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Step4:Apopulationisgeneratedusingselection,crossover,andmutationoperators. Step5:Twostringsareselectedasparentsbasedontheirtnessvaluetogeneratenewsetofoffspring. Step6:Acrossoverprobabilityisusedtocarryoutcrossoverfunctionbetweenthetwoparentstogenerateanewoffspring. Step7:Amutationprobabilityisusedtomutatethenewoffspringgenerated. Step8:Close-theloop;gotoStep2.Afterthebest-tindividualsareobtainedtheyaredecodedtotheiroriginalvalues.ThefactorswhichweretakenintoconsiderationfordevelopingaGAOptimizerwereSelection,Reproduction,MutationandPopulation.InitiallytheGAisallowedtocomputefromainitialrangewhichcaneitherbeexorbitantlylargeorinnitesimallysmall.Theinitialpopulation,generation1isformed Figure5-2. NeuralNetworkFlowchart 30

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fromtheinitialrangespeciedinthesolverandcanbeconsideredtoberangeofgeneration0.Similarly,GeneticAlgorithmsisallowedtocomputegeneration2fromgeneration1followingthetransitionrules.Using, x=generation0astheinputvectorand(5) t=generation1asthetargetvector(5)aNeuralNetworkisbuiltwithahiddenlayerusingthetransferfunction s(V;x)=e)]TJ /F16 8.966 Tf 6.97 0 Td[(n(5)wheren=kc)]TJ /F5 11.955 Tf 10.95 0 Td[(xkVisthecoefcientofthetransferfunctionofthehiddenlayer,cisthecenterofthecluster,xistheinputvector,Vistheweightofthetransferfunction. Figure5-3. NeuralNetworkforevery3generation-ActualModel Nowthesizeofthetransferfunctionisdetermined.Letnrandncbetherespectivevaluesfornumberofrowsandnumberofcolumns.Usingthisinformation,theweightsofthenetworkaredeterminedusing t=We264s(V;x)ones(1;nc)375(5) 31

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Usingthecalculatedweights,theformedNeuralNetwork,andgeneration2asanewinput-itotheNeuralNetwork,anoutputyisformed y=Ws(V;x)+e(5)whereeistheapproximationerror. Figure5-4. NeuralNetworkforevery3generations-Condensedform Themean-squareerror,(MSE)betweenthelinearlayeroutput,yandthetargetvector,tiscalculatedsuchthatweightWandtheapproximationewouldbeadjustedsuchthattheMSEconvergestozero.ANeuralNetworkisbuiltandistrainedforevery3generationsuntiltheoptimizationbyGeneticAlgorithmsleadsanear-optimalsolutionusingtheinitialrangeprovidedbythedevelopedneuralnetworks.TheowchartwhichdepictstheworkingoftheaugmentedsolverisshowninFigure( 5-5 )usingthecondensedformofNeuralNetworksFigure( 5-4 ). 32

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Figure5-5. AugmentationofGAandANN 33

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CHAPTER6RESULTSTheproblemsweresolvedusingtheMATLABversionofGeneticAlgorithmscombinedwithanencodedNeuralNetworkusingMATLAB.Thefollowingtableprovidestheoptionsandinputparametersused Table6-1. GAParametersforProblem1andProblem2 Options/ParametersValues InitialPopulationRangeTBDbyNeuralNetworkPopulationSize20EliteCount2CrossoverFraction0.75Generations100TimeLimit+FitnessLimit-StallGenerations50StallTimeLimit+ToleranceLimit10)]TJ /F8 8.966 Tf 6.97 0 Td[(6CreationFunctionUniformFitnessScalingRankSelectionFunctionStochasticUniformCrossoverFunctionScatteredMutationFunctionGaussianPlotFunctionBest-FitUpperBound-Problem1100LowerBound-Problem1-100UpperBound-Problem210LowerBound-Problem20 Thefollowingguresaretheplotsforproblemwhichdepictstates,control,comparisonofmethodsandbest-t,using a)onlyGA, b)GAandasingleNNforallgenerationscreatedand c)GAwithNNforevery3generationsrespectively.Figures( 6-1 )-( 6-2 )comparethe3differentmethodsfortheoptimalsolutionwhichalmostmatchesresultsobtainedusingaNLPsolver.Figures( 6-3 )-( 6-8 )depictthestateandcontrolplotforthethreedifferentmethods.Fromthecontrolplotsitisclear 34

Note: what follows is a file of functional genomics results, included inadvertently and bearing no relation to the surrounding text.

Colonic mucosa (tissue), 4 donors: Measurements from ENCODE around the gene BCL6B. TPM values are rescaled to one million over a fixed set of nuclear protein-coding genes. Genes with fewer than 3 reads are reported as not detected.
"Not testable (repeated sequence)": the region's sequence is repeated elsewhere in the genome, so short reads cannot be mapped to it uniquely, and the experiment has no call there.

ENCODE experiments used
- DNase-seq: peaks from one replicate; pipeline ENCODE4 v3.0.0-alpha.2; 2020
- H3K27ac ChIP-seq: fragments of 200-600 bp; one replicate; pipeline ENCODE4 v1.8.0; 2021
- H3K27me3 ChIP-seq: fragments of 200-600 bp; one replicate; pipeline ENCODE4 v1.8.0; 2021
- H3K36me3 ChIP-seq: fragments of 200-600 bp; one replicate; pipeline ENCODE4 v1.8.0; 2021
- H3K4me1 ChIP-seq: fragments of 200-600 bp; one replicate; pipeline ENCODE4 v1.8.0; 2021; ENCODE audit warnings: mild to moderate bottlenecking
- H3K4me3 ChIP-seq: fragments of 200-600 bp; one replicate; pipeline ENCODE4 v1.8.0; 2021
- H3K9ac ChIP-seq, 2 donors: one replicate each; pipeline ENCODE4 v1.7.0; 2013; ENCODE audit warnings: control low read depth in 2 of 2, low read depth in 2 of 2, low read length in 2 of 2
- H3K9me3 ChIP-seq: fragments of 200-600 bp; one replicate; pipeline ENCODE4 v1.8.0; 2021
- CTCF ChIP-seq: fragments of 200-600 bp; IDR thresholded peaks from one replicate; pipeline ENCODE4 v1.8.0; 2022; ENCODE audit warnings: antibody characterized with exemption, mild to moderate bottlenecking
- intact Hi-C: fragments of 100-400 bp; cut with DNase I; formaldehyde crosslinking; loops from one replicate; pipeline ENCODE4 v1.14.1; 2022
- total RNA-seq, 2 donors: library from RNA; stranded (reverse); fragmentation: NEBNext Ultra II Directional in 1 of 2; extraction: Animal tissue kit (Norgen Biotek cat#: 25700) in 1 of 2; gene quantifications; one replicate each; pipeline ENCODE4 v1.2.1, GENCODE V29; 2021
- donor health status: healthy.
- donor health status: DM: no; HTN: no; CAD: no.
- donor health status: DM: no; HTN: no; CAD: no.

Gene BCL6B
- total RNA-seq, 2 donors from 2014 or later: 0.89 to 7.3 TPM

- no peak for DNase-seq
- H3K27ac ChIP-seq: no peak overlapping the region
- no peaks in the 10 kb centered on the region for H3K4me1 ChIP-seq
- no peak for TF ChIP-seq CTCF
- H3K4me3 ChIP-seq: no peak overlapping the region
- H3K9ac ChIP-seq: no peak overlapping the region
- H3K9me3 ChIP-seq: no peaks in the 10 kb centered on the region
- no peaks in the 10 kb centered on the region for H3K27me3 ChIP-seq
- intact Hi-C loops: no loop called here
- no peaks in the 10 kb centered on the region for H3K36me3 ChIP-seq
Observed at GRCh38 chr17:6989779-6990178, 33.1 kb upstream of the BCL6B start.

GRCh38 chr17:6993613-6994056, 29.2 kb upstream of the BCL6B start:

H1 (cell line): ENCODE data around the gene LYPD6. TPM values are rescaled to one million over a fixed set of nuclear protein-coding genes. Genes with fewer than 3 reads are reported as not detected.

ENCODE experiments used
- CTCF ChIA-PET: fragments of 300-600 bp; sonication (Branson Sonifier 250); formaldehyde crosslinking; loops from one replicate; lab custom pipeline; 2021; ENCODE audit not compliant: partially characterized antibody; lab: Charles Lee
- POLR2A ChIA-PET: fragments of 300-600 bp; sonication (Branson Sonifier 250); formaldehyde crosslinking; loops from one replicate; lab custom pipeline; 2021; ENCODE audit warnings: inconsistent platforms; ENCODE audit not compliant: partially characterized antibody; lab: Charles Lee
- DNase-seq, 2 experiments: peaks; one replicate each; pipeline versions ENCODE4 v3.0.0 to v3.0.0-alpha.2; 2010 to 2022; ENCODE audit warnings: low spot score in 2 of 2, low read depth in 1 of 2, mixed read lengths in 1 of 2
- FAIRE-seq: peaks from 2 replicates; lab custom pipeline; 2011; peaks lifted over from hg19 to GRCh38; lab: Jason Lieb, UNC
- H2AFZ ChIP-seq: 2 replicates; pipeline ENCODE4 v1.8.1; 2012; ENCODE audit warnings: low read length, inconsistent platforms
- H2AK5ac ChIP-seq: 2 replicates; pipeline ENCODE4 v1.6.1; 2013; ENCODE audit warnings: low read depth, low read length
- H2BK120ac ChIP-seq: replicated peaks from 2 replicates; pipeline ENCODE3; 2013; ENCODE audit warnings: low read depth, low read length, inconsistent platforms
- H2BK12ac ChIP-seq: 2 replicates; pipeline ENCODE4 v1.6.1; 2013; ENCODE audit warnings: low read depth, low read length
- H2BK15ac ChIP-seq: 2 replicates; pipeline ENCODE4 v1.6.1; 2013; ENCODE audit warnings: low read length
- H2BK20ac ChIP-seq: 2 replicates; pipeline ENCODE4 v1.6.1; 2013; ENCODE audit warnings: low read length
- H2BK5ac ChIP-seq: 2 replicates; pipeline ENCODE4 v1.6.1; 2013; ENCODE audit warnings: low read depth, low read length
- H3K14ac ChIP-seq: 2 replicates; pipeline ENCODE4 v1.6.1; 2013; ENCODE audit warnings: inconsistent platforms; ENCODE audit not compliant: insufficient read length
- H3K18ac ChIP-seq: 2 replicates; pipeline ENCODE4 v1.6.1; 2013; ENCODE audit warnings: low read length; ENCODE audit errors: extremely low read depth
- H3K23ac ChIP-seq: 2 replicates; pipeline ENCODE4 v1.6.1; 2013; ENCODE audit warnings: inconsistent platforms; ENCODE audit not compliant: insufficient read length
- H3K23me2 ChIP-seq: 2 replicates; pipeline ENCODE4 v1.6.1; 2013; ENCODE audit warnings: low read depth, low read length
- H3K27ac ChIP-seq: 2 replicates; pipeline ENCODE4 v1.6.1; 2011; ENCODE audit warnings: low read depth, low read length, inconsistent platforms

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Table6-2. GAParametersforProblem1andProblem2 Options/ParametersValues MinimumRocketLength50.62inRocketOuterDiameter2.3inMasspropellant1.2lbsBurntime1.7sDensityofair1.225kg/m3Densityofbalsawood(nmaterial)160.0kg/m3Numberofns3.0Finspan4.6inFinthickness0.25inCd,nose0.02Cd,fuselage0.05Cd,interference0.02Cd,n0.005Ctip0.0inCroot4.6inUpperBound-Problem210.0LowerBound-Problem20.0 Figure6-1. Statesofall3methods thatthemethodofusingNNforevery3generationsofGAyieldsaconsistentandstableresult.TheencircledareasofFigure 6-3 andFigure 6-4 clearlydepictthatthecurvesarenotconsistentforconsecutive5runsofthesolverusingsameparametricconditions. 35

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Figure6-2. Controlofall3methods Figure6-3. States-usingGAalone Figure6-4. States-usingGAandasingleNN 36

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Figure6-5. States-usingGAandaNNforevery3generations InFigure 6-5 wecanobservethatthestatecurveisconsistentandstablefor5consecutiverunsoftheaugmentedsolver.SimilarresultswhereobservedinthecontrolplotsandaredemonstratedinFigures 6-6 6-8 Figure6-6. Control-usingGAalone Figure6-7. Control-usingGAandasingleNN 37